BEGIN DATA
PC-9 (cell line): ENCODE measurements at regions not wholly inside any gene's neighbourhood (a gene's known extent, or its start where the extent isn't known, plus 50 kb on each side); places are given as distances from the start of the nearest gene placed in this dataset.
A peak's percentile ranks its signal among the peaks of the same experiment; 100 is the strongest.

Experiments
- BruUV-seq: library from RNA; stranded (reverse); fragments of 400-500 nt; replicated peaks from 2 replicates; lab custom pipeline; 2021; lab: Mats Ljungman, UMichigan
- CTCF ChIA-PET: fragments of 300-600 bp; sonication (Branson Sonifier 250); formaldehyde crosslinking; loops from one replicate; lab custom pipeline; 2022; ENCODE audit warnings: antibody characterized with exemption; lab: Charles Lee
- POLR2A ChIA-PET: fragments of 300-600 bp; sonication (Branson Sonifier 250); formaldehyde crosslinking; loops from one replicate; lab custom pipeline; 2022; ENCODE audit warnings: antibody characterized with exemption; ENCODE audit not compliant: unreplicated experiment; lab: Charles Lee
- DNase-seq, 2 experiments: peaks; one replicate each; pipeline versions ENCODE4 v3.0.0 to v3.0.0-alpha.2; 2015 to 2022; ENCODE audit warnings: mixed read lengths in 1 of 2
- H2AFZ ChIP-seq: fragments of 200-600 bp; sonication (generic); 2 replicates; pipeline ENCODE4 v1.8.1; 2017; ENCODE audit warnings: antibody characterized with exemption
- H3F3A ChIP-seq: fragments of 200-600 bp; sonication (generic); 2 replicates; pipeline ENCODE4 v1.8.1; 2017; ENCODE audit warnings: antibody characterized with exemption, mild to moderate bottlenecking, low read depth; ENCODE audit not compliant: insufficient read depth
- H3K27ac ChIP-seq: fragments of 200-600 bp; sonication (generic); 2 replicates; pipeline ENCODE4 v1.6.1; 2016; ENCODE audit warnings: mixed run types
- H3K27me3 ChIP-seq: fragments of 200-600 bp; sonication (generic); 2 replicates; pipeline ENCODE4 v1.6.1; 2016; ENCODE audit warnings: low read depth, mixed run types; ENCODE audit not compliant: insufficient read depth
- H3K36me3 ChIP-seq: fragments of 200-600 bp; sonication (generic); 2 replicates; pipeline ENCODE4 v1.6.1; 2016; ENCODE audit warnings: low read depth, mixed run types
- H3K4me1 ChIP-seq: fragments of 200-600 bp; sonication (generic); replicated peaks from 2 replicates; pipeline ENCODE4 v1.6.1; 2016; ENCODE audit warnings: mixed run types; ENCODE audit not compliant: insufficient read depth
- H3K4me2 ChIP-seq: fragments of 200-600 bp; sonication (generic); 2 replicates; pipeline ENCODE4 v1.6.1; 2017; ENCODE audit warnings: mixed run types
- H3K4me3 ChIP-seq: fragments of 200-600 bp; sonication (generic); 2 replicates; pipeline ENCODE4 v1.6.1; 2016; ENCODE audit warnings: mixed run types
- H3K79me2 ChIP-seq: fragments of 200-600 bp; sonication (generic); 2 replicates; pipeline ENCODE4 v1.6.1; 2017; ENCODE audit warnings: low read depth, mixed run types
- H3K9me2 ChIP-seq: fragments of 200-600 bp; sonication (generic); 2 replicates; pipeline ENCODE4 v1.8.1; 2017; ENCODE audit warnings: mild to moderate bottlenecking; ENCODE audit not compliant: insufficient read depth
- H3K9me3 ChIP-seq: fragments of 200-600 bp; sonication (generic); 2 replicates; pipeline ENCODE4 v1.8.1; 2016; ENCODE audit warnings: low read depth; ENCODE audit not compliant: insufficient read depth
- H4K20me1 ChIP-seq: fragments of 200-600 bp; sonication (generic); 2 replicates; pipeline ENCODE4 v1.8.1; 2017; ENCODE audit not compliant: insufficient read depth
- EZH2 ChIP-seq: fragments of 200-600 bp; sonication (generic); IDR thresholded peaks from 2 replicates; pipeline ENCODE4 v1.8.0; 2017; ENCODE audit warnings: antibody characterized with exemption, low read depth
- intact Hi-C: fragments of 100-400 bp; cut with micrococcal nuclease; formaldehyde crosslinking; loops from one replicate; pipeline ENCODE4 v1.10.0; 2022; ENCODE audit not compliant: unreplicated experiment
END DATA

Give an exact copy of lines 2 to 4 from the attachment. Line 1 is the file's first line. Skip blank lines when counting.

A peak's percentile ranks its signal among the peaks of the same experiment; 100 is the strongest.

Experiments
- BruUV-seq: library from RNA; stranded (reverse); fragments of 400-500 nt; replicated peaks from 2 replicates; lab custom pipeline; 2021; lab: Mats Ljungman, UMichigan